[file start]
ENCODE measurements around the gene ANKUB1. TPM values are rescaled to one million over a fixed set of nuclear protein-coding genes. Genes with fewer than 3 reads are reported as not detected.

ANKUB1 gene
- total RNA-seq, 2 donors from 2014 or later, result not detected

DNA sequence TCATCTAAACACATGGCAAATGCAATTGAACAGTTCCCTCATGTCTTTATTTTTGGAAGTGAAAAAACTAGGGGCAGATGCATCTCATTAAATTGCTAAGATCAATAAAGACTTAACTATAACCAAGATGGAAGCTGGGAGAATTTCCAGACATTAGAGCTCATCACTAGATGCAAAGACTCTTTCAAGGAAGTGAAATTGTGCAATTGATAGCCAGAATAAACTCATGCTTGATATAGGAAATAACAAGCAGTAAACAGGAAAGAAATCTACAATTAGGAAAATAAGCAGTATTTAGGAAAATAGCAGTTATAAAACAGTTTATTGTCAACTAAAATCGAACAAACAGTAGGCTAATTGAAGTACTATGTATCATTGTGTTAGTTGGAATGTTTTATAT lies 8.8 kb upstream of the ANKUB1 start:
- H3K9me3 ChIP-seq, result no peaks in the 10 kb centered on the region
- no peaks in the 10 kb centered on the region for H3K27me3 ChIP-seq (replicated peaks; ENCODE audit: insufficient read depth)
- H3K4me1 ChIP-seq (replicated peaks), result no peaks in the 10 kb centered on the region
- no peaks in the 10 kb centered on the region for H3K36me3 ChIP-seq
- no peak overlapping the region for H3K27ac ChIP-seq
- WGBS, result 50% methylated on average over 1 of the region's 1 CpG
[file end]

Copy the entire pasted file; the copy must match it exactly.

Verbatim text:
ENCODE measurements around the gene ANKUB1. TPM values are rescaled to one million over a fixed set of nuclear protein-coding genes. Genes with fewer than 3 reads are reported as not detected.

ANKUB1 gene
- total RNA-seq, 2 donors from 2014 or later, result not detected

DNA sequence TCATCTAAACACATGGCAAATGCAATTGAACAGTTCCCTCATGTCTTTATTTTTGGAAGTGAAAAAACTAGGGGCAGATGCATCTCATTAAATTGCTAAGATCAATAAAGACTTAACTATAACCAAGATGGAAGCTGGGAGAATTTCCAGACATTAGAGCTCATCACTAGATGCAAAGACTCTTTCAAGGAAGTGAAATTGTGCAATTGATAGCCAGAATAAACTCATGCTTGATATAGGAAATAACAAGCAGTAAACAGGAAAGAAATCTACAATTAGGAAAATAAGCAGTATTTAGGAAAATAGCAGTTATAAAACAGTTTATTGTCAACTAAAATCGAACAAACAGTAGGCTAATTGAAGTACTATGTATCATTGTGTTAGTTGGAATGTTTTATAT lies 8.8 kb upstream of the ANKUB1 start:
- H3K9me3 ChIP-seq, result no peaks in the 10 kb centered on the region
- no peaks in the 10 kb centered on the region for H3K27me3 ChIP-seq (replicated peaks; ENCODE audit: insufficient read depth)
- H3K4me1 ChIP-seq (replicated peaks), result no peaks in the 10 kb centered on the region
- no peaks in the 10 kb centered on the region for H3K36me3 ChIP-seq
- no peak overlapping the region for H3K27ac ChIP-seq
- WGBS, result 50% methylated on average over 1 of the region's 1 CpG